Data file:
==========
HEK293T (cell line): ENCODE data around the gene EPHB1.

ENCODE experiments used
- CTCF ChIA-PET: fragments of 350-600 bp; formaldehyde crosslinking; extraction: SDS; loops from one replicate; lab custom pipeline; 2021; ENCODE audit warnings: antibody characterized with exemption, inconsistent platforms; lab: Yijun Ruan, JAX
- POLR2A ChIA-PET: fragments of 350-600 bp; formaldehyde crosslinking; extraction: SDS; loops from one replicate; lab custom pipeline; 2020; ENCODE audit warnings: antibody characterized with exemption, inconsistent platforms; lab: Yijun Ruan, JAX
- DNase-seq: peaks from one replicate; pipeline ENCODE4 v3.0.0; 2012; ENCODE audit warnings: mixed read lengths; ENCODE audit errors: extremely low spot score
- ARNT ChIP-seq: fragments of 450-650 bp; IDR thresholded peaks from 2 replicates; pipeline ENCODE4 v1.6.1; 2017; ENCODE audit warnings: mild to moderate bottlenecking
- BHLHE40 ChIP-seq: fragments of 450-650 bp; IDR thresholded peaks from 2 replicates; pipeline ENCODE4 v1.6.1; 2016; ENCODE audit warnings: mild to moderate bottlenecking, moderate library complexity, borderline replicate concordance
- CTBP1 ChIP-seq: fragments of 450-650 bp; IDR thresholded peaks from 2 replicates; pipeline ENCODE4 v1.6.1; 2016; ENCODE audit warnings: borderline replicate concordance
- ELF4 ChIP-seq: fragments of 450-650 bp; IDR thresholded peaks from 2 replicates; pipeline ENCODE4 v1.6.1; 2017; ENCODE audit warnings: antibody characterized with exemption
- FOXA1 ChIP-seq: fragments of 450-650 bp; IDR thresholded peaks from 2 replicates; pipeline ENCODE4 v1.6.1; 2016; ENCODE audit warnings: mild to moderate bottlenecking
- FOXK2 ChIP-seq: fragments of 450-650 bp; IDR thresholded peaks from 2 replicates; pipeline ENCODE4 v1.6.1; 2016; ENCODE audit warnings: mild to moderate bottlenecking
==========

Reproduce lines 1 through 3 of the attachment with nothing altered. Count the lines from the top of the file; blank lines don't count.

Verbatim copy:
HEK293T (cell line): ENCODE data around the gene EPHB1.

ENCODE experiments used
- CTCF ChIA-PET: fragments of 350-600 bp; formaldehyde crosslinking; extraction: SDS; loops from one replicate; lab custom pipeline; 2021; ENCODE audit warnings: antibody characterized with exemption, inconsistent platforms; lab: Yijun Ruan, JAX